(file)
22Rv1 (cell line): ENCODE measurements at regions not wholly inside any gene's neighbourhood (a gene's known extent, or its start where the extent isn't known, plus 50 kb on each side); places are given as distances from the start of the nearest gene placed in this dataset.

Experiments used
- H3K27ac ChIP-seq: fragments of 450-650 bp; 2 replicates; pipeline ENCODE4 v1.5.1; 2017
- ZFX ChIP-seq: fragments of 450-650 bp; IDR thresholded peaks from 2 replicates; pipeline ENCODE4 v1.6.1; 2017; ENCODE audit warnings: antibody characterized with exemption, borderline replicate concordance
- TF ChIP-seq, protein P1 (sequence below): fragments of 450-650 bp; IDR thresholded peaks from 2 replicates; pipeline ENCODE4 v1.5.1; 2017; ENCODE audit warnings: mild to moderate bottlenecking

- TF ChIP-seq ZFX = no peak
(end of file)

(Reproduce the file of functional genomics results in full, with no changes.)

22Rv1 (cell line): ENCODE measurements at regions not wholly inside any gene's neighbourhood (a gene's known extent, or its start where the extent isn't known, plus 50 kb on each side); places are given as distances from the start of the nearest gene placed in this dataset.

Experiments used
- H3K27ac ChIP-seq: fragments of 450-650 bp; 2 replicates; pipeline ENCODE4 v1.5.1; 2017
- ZFX ChIP-seq: fragments of 450-650 bp; IDR thresholded peaks from 2 replicates; pipeline ENCODE4 v1.6.1; 2017; ENCODE audit warnings: antibody characterized with exemption, borderline replicate concordance
- TF ChIP-seq, protein P1 (sequence below): fragments of 450-650 bp; IDR thresholded peaks from 2 replicates; pipeline ENCODE4 v1.5.1; 2017; ENCODE audit warnings: mild to moderate bottlenecking

- TF ChIP-seq ZFX = no peak